When entering college, more and more students every year enter “undecided” for a major. Students want to find a department with material they are passionate about and can invest their energy into. College also allows students to open their mind to new perspectives and to question what they know.
One of these questions is a phrase we’ve all heard—“those who do not learn from the past are doomed to repeat it”—but how do we apply that to our perspective in current times? While it may seem redundant, history professor Philip Slaby said that the phrase is still as prevalent as ever and that it has become clear that we are not learning.
“In recent years we’ve made some very alarming mistakes… in recent years we’ve seen that there are all sorts of lessons from the past that we simply have not paid attention to” said Slaby.
A Brandeis University graduate and historian of mid-20th century Europe (between the world wars), Slaby is one of Guilford’s finest instructors and was gracious enough to speak with me about the history major pathway available to students at Guilford.
When looking at the online college catalogue, students will find that the history major requires a minimum of 32 credit hours, or eight courses. History majors have the option to choose an area of historical specialization, but they must take at least one course involving history from the United States, Europe and non-Western (e.g., Asia, Africa or Latin America).
Though all students will have to take a history course in order to graduate, some are more enthusiastic than others. We all took high school history courses, so how do college courses differ? Slaby explained that college history courses are a lot more concentrated and detail-oriented. At the college level, students have more choice as to what part of history they study.
History courses also help develop strong writing skills; this comes from having to write about the impact of historical events and having to structure a paper around core reasoning, which are both valuable skills to have regardless of your career path.
History major Benjamin King added that history courses also help students gain more perspective on our world.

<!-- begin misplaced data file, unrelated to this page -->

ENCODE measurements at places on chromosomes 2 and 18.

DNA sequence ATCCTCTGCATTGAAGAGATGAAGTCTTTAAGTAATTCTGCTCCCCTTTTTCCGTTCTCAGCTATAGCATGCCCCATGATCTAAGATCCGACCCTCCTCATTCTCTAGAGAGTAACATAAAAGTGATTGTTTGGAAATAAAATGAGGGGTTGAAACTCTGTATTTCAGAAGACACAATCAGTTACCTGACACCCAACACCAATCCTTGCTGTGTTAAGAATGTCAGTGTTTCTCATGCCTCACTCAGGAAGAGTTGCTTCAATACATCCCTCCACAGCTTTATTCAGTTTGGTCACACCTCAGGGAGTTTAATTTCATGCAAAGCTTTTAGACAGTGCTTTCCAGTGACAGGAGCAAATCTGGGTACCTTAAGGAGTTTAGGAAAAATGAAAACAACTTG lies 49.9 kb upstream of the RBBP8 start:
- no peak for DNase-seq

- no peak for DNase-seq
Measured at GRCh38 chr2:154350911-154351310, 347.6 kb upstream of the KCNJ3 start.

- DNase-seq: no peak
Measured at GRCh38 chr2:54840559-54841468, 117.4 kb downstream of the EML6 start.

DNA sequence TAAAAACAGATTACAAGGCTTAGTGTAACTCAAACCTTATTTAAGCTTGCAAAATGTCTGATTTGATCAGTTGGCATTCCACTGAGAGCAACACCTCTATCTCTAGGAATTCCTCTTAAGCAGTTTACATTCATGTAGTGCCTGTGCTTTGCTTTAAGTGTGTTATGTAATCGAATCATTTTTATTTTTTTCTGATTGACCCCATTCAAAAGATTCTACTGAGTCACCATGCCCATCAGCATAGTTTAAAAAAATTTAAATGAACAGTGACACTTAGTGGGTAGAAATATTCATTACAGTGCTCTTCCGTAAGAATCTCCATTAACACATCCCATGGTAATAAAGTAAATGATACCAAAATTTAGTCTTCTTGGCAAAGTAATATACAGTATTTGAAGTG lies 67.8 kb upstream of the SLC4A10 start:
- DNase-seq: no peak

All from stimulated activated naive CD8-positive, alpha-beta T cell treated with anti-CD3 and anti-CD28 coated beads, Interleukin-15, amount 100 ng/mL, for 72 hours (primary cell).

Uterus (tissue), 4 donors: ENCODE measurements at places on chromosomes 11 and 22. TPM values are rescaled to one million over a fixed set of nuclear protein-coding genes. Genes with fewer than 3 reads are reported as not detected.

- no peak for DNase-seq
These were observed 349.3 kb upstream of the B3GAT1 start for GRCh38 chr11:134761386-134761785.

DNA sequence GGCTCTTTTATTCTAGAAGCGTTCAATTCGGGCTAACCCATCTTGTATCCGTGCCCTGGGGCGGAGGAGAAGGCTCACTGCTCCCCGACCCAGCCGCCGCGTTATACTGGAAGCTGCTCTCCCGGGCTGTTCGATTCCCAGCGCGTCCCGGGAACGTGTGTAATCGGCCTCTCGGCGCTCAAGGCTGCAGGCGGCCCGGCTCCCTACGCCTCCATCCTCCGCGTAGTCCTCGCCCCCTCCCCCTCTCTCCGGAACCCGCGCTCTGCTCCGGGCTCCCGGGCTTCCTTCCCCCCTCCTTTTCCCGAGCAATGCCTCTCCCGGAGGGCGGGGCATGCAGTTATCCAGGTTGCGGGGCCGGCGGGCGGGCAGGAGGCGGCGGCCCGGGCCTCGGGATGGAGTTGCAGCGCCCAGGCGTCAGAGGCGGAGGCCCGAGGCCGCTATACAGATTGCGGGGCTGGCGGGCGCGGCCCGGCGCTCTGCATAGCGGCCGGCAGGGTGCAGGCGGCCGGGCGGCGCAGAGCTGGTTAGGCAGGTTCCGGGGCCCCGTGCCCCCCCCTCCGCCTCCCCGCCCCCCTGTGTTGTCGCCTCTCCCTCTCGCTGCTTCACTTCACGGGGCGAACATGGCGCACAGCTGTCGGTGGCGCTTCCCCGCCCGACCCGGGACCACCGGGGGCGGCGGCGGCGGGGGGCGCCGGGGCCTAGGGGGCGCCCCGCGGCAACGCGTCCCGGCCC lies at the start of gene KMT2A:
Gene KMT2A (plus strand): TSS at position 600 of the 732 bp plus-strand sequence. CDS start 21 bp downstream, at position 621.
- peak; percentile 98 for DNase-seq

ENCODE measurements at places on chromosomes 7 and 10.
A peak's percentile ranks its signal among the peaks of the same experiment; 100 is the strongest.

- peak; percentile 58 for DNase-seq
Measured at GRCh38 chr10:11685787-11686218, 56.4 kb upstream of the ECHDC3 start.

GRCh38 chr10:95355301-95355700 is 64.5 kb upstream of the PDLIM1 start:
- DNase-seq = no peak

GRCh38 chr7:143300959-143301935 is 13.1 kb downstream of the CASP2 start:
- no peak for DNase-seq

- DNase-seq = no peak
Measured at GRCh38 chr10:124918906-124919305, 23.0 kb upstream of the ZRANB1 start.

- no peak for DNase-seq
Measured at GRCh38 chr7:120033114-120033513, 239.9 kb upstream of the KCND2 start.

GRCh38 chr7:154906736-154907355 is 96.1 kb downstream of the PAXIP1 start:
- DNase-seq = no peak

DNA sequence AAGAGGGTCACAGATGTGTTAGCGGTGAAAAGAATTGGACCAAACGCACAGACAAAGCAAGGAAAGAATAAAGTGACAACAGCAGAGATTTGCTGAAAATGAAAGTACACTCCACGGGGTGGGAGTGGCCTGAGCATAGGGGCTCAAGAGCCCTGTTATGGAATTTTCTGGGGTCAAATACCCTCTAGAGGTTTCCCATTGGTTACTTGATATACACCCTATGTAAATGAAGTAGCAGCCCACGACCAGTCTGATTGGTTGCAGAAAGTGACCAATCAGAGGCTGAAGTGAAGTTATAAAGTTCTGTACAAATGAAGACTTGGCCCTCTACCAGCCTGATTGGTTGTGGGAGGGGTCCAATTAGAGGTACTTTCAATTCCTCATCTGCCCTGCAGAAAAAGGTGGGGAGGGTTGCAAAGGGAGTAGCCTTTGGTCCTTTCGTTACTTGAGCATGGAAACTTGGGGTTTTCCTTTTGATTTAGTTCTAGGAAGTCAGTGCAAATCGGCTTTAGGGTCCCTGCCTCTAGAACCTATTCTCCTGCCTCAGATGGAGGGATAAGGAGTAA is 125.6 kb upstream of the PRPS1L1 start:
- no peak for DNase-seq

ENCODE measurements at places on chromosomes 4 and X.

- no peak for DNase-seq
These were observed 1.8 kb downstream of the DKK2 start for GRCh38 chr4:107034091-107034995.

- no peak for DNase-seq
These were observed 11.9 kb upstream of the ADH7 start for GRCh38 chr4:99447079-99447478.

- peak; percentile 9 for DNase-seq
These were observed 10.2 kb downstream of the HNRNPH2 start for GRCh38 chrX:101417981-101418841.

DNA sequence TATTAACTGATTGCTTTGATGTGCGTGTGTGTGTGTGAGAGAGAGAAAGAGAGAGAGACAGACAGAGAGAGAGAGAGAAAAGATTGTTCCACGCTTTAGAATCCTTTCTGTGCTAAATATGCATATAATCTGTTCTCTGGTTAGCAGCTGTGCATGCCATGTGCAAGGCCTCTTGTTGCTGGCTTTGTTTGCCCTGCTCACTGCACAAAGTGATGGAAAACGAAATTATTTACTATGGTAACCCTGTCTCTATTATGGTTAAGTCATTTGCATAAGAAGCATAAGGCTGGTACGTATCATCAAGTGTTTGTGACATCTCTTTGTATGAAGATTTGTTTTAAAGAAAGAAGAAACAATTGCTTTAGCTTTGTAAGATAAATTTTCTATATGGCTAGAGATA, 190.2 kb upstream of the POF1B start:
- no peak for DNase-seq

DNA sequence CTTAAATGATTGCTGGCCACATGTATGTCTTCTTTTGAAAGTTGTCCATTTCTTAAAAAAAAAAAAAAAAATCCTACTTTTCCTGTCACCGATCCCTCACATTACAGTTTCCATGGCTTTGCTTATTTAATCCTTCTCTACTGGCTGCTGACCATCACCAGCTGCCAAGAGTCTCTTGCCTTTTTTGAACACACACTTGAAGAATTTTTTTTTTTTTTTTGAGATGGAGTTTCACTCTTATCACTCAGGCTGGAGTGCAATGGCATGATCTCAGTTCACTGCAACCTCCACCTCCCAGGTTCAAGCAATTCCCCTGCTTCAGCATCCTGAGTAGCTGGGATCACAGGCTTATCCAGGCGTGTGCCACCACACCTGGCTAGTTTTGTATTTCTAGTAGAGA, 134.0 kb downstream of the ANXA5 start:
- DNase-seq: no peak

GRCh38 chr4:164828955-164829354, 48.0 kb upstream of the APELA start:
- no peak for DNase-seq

“Every single professor in this major will make you think about the world in a multifaceted way,” said King. “I think this really embodies what a liberal arts education ought to be. The professors want the students to see that the world is complicated, that there is rarely a single simple answer to why something occurred. They want to show the students that even in the complexity there are still definable trends. You’ll read feminist, Marxist, liberalist and many other interpretations on events—in this way, I think the major helps build perspective.”
Speaking of career paths, what doors in the career world can a degree in history open for a student? Slaby said that “the path to the workforce is more linear than most people realize.” History major Benjamin Keen said that after graduation, he hopes to take the skills that he has earned in the department to law school.
“Although that may sound strange to some, history undergrad to law school is apparently a relatively common path,” said Keen. “At first, this puzzled me, but then a lightbulb came on. It’s a very similar skill set. It’s about researching, constructing a logical argument, arguing on the basis of past precedent and trying to predict what the other side will throw at you so you can counter. In this way, I feel like the department has prepared me well for the rigors.”
Whether you’re always buried in books about famous events or just catch the occasional Netflix documentary, developing a broader perspective of our world is valuable in any field. The history department can help students achieve that.